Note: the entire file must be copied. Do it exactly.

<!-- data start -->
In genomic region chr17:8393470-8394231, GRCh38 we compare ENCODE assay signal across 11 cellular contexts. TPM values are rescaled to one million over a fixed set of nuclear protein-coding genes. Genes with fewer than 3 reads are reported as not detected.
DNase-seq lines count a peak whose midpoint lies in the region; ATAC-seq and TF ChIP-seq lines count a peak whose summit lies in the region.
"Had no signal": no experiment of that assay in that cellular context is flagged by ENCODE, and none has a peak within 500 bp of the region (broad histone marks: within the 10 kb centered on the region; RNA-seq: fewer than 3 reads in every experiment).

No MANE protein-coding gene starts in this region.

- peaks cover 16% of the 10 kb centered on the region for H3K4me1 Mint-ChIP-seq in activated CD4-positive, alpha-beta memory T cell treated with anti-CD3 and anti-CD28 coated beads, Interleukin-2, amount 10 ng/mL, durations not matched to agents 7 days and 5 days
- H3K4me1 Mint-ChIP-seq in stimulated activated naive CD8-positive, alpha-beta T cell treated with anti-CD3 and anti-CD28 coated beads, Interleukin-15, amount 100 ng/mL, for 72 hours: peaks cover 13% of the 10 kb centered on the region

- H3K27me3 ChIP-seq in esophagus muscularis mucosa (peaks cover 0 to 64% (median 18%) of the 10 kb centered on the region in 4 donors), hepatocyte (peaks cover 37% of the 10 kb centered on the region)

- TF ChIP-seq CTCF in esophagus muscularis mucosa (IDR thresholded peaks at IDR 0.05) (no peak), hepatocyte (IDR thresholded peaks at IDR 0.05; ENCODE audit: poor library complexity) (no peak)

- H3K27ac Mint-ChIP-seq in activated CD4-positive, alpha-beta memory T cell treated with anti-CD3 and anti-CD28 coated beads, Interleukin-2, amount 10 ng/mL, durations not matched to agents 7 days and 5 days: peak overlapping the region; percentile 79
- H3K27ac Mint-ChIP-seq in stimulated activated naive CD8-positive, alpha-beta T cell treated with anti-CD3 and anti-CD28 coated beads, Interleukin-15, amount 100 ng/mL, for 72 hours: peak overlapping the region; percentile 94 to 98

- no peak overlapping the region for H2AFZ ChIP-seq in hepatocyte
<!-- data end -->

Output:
In genomic region chr17:8393470-8394231, GRCh38 we compare ENCODE assay signal across 11 cellular contexts. TPM values are rescaled to one million over a fixed set of nuclear protein-coding genes. Genes with fewer than 3 reads are reported as not detected.
DNase-seq lines count a peak whose midpoint lies in the region; ATAC-seq and TF ChIP-seq lines count a peak whose summit lies in the region.
"Had no signal": no experiment of that assay in that cellular context is flagged by ENCODE, and none has a peak within 500 bp of the region (broad histone marks: within the 10 kb centered on the region; RNA-seq: fewer than 3 reads in every experiment).

No MANE protein-coding gene starts in this region.

- peaks cover 16% of the 10 kb centered on the region for H3K4me1 Mint-ChIP-seq in activated CD4-positive, alpha-beta memory T cell treated with anti-CD3 and anti-CD28 coated beads, Interleukin-2, amount 10 ng/mL, durations not matched to agents 7 days and 5 days
- H3K4me1 Mint-ChIP-seq in stimulated activated naive CD8-positive, alpha-beta T cell treated with anti-CD3 and anti-CD28 coated beads, Interleukin-15, amount 100 ng/mL, for 72 hours: peaks cover 13% of the 10 kb centered on the region

- H3K27me3 ChIP-seq in esophagus muscularis mucosa (peaks cover 0 to 64% (median 18%) of the 10 kb centered on the region in 4 donors), hepatocyte (peaks cover 37% of the 10 kb centered on the region)

- TF ChIP-seq CTCF in esophagus muscularis mucosa (IDR thresholded peaks at IDR 0.05) (no peak), hepatocyte (IDR thresholded peaks at IDR 0.05; ENCODE audit: poor library complexity) (no peak)

- H3K27ac Mint-ChIP-seq in activated CD4-positive, alpha-beta memory T cell treated with anti-CD3 and anti-CD28 coated beads, Interleukin-2, amount 10 ng/mL, durations not matched to agents 7 days and 5 days: peak overlapping the region; percentile 79
- H3K27ac Mint-ChIP-seq in stimulated activated naive CD8-positive, alpha-beta T cell treated with anti-CD3 and anti-CD28 coated beads, Interleukin-15, amount 100 ng/mL, for 72 hours: peak overlapping the region; percentile 94 to 98

- no peak overlapping the region for H2AFZ ChIP-seq in hepatocyte